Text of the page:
January 13, 2022 | a guide to virtual learning in the covid era
Virtual Learning, Now and Beyond
The pandemic-fueled expansion of online learning will certainly persist beyond the pandemic, and schools must ensure that the transition creates accessible, high-quality options for all students. Most recently, the surge in COVID-19 Omicron variant cases and persistent ambiguity around whether and how to close schools reinforces the fact that we have failed to build intentional on-ramps to virtual education. State and local leaders can employ evidence from past online learning efforts, emerging best practices, and data from the pandemic to understand how to build a path forward that capitalizes on the potential of online learning, while avoiding the pitfalls.
Virtual learning is not going away, but it must improve, especially for students of color and those facing economic insecurity. The bottom line is that we cannot repeat the emergency distance learning that took place in 2020 and 2021, and we remain unprepared to implement online learning when the need arises. This brief provides a guide for education leaders and policymakers building a path to sustainable and quality virtual learning.
September 2021 | Recovery for US Students in 2021 Report
What Schools and Districts Can Do to Make Up for Lost Learning Time
The cumulative effects of the pandemic will likely reverberate for decades for an entire generation of students—affecting their educational achievement, lifetime earnings, health outcomes, and political participation.
And, as new COVID-19 variants threaten to throw a third consecutive school year off course, it is now clear the disruptions aren’t over. This moment demands new, bold leadership from all of us who touch the lives of students—from civic leaders to policymakers to system leaders to educators.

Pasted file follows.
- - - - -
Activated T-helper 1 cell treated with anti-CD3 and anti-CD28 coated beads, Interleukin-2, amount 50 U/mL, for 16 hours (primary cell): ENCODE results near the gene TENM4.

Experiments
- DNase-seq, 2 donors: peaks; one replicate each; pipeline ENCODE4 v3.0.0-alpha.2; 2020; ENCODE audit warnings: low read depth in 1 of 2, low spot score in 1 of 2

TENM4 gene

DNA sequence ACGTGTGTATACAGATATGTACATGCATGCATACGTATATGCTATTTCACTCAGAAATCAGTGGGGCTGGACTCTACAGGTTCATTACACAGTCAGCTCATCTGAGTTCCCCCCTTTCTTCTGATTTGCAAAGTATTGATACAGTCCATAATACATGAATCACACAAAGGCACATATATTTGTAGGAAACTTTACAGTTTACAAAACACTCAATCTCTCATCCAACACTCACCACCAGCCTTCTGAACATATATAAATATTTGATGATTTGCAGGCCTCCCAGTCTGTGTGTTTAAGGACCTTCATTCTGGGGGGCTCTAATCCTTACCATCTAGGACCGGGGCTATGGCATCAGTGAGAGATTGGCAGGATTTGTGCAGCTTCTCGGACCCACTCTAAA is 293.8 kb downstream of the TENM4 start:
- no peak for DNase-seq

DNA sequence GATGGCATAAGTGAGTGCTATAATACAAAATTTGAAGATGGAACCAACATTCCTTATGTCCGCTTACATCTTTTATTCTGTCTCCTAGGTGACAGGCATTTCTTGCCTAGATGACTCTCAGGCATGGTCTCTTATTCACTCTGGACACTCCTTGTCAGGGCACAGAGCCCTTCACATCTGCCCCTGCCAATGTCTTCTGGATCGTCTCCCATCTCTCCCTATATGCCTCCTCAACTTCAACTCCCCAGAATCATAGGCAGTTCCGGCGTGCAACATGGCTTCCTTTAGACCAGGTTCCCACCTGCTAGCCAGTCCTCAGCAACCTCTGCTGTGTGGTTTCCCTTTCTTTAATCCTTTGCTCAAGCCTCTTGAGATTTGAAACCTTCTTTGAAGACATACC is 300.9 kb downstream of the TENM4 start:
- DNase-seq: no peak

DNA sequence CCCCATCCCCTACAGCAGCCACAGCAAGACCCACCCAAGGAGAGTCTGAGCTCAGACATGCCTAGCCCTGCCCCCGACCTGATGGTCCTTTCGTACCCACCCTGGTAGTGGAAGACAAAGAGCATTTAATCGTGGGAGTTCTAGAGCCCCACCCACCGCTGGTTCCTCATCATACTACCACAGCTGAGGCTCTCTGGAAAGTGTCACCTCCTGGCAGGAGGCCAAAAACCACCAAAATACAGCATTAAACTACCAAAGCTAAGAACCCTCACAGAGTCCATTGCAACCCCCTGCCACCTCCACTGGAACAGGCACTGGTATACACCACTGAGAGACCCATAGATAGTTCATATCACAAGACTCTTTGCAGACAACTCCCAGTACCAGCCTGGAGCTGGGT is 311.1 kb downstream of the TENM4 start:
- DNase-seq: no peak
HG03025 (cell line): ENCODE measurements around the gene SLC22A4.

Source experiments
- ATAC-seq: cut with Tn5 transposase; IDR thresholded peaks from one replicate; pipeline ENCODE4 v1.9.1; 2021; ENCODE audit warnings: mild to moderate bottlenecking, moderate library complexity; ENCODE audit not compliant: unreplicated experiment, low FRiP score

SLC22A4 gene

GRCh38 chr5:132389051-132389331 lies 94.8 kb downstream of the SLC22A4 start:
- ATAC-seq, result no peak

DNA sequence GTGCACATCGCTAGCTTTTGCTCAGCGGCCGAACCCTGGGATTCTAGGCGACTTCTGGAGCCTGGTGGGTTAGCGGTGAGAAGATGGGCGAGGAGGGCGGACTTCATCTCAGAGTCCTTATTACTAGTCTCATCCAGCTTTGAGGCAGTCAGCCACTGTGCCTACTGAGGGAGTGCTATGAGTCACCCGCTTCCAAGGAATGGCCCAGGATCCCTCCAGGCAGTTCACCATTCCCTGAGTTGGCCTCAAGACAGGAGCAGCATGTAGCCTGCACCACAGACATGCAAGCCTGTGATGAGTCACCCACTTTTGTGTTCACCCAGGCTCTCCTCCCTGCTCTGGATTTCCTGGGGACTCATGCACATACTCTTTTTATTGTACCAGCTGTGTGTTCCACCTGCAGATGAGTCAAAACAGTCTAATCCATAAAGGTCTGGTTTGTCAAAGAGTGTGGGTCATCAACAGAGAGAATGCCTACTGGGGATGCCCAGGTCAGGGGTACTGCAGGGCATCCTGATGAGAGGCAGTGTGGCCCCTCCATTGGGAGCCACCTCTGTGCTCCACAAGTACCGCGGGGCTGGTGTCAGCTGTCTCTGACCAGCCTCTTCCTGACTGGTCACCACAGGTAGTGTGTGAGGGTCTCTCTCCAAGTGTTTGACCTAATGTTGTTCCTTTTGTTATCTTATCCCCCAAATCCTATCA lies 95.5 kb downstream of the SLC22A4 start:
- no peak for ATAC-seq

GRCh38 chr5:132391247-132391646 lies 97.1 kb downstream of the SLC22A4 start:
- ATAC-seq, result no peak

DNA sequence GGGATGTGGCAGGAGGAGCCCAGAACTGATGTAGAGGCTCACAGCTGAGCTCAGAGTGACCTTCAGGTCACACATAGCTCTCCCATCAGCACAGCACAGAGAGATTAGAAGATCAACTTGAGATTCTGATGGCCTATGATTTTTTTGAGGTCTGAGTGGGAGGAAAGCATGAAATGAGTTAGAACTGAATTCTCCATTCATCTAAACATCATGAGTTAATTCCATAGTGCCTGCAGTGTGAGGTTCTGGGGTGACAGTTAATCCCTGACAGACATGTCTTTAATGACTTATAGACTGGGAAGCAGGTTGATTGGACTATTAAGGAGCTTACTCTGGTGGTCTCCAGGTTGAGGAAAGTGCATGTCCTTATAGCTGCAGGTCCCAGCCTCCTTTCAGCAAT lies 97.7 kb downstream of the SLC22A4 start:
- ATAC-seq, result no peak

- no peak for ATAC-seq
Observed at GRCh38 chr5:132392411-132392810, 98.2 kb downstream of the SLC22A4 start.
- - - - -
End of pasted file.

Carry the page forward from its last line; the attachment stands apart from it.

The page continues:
We must keep students at the center of all decision-making, and increase the transparency with which decisions are made this year. We must have an honest debate about what works and what must change. And we must fiercely commit to reimagining a future for this generation of students that is brighter than the data currently predict.
JULY 2021 | A ROADMAP TO KICK-START RECOVERY IN 2021
Six Principles for Summer Learning and Beyond
The pandemic has created novel and disparate learning conditions for students, fatigued educators, and stress-tested district systems. We know that students will return to school buildings this fall with learning losses and social-emotional and mental health needs that extend beyond traditional years. We also know some students have flourished and are entering at new levels of readiness to expand learning. The infusion of federal stimulus funds gives districts an opportunity to rethink what summer learning can and should look like, to connect it to long- term planning and goals, and to re-engage and rebuild relationships with students and families. Summer school should look and feel different—our students, families, and communities need new and different supports and partnerships. As schools prepare for a fuller return to in-person schooling this fall, this summer signals to us what districts prioritize, how nimbly they can evolve, and how they might approach the next several years of recovery and reinvention.